A two-day international conference on integration takes place in Tallinn on Thursday and Friday, organized by the Integration Foundation (Integratsiooni Sihtasutus).
The conference, "Shared Language: Integration in Society through Multilingualism" brings together experts from Canada, Denmark, Germany, Latvia, Norway, the U.K. and the U.S., as well as Estonia, and focusses on identity, education and labour market issues in the light of multilingualism and multiculturalism, according to an Integration Foundation press release.
The event is to culminate in a debate between representatives of Estonia's political parties on the topic: "Multilingual society: A bright future or the greatest threat to a nation-state?".
Keynote speaker at the conference is Copenhagen Business School emeritus professor Robert Phillipson, who will be focussing in his presentation on problems related to the spread of English as the universal language of communication. In his view the importance of English is growing throughout Europe as well as in the functions and activities of many EU institutions, reinforcing the supremacy of the language and pushing others aside in the process, including minority languages. He considers it important to ensure that every EU Member State has an officially established and implemented language policy which is capable of maintaining a sustainable balance between national and foreign languages at all levels of education.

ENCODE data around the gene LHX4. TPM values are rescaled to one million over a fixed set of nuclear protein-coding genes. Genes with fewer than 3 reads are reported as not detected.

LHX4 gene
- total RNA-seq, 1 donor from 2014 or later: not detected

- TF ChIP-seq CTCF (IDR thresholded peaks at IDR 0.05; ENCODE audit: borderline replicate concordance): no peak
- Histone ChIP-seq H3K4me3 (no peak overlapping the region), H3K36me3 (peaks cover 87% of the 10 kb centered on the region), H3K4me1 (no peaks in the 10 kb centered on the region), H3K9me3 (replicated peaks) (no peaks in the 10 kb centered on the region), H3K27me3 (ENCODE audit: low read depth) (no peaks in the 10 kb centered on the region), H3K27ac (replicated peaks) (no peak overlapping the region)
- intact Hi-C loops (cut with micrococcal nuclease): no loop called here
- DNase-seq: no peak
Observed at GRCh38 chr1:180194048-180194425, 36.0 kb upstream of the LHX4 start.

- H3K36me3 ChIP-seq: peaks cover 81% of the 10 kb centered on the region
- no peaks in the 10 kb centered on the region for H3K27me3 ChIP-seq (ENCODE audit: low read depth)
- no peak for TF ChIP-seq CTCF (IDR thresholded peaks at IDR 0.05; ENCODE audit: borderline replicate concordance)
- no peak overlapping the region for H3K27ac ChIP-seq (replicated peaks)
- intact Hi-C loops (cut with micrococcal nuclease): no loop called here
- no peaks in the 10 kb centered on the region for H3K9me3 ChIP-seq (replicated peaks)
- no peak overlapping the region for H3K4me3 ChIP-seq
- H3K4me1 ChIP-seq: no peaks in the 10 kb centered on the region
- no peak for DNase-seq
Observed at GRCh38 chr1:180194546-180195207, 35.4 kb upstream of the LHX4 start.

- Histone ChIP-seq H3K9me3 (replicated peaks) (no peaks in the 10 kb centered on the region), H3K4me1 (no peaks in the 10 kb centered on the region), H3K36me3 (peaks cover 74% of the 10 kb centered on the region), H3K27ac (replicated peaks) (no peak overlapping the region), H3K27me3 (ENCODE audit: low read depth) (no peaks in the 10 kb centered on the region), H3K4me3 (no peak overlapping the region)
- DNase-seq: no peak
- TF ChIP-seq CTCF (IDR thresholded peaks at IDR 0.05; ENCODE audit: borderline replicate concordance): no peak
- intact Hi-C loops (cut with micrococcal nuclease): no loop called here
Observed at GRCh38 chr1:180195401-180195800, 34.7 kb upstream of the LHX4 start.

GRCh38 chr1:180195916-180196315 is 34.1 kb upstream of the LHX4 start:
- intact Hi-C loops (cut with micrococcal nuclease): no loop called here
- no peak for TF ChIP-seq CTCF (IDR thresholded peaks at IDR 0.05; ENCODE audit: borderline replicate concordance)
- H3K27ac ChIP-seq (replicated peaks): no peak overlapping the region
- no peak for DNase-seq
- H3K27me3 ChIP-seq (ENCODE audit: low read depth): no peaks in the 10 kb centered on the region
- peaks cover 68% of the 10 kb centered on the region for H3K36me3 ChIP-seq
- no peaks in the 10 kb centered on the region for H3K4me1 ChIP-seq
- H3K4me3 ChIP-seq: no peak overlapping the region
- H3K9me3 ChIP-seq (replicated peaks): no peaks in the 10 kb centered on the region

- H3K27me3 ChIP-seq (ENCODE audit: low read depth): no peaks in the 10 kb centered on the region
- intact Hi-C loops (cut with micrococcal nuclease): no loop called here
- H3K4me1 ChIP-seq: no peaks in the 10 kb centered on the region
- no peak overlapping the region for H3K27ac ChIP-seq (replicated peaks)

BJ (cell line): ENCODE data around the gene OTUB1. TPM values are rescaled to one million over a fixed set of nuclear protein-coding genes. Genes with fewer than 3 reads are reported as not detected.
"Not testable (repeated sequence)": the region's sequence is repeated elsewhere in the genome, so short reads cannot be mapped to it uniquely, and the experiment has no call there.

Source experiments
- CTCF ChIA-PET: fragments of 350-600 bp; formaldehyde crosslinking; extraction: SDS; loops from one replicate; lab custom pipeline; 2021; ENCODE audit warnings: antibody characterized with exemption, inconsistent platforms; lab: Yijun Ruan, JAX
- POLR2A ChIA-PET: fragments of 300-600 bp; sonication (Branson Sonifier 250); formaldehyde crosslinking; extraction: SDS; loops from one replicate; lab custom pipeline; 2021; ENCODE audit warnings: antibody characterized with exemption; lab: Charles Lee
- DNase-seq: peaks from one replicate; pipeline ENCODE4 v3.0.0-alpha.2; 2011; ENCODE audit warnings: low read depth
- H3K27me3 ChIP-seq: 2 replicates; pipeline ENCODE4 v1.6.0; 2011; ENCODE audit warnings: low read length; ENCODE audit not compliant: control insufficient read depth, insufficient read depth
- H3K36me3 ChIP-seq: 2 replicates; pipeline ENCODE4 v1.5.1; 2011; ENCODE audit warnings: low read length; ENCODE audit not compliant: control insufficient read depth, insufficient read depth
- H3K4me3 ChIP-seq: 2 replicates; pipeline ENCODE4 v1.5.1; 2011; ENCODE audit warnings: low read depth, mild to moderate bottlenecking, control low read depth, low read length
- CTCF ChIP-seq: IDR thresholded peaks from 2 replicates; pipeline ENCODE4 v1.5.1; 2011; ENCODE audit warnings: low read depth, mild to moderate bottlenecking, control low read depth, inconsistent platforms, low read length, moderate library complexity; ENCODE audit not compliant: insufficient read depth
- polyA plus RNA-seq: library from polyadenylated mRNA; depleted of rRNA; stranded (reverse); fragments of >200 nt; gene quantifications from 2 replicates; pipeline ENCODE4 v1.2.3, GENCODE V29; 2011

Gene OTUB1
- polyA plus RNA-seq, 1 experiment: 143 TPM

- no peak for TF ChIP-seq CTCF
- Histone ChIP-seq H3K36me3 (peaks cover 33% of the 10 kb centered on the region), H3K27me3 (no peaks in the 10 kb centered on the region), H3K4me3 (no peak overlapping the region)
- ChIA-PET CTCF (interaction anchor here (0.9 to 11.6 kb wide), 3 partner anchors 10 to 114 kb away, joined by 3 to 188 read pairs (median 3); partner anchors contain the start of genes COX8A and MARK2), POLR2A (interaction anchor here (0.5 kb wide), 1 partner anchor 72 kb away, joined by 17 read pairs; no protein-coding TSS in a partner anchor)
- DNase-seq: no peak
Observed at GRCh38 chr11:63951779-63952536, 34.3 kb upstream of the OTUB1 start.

Other speakers include head of recruitment at sales app company Pipedrive Mirjam Laurisaar, who will be discussing issues the company has faced in triking a balance between accepting the diversity of its team and preserving the Estonian identity of the company, Head of the Department of Language and Linguistics of the University of Essex (England) Monika S. Schmid, looking at her research into the loss of a person's first language due to their living and working in a foreign-language environment, as well as University of Edinburgh (Scotland) Professor of Developmental Linguistics Antonella Sorace and Florida Atlantic University (U.S.) professor Erika Hoff.
The conference will end with a debate between representatives of Estonian political parties on the topic "Multilingual society: A bright future or the greatest threat to a nation-state?". The debate will be chaired by ERR journalist Jüri Nikolajev.
The conference is to be opened by culture minister Tõnis Lukas (Isamaa), who has spoken on the topic recently.
Ahead of the event, Lukas said that: "Estonians have always considered it important to know other languages."
"This has helped people get by in Estonia, where throughout history the impact of a wide range of languages and cultures have been felt. It also means we're able to cope nowadays when we go abroad to work or study. That's why we're not afraid of other languages, but open as a society," Lukas went on.
"At the same time, our national language is Estonian and our aim is to ensure the preservation of our people, culture and language – which is why Estonian dominates here and why it's important that people can get by using it everywhere in the country. The state makes it possible for people who live here who come from other national backgrounds to learn the language so that there's no cultural segregation and everyone has the chance to play an active role in society," he added.
The working language of the conference will be English, with simultaneous interpreting into Estonian and Russian.
Those wishing to participate in the conference, which is being organized by the Integration Foundation in cooperation with the Ministry of Culture and the foreign representations of Canada, the Czech Republic, Finland, Germany andthe U.S., as well as the British Council in Estonia, and other partners, can do so by registering here. The venue is the Radisson Blu Hotel Olümpia in central Tallinn.
Editor: Andrew Whyte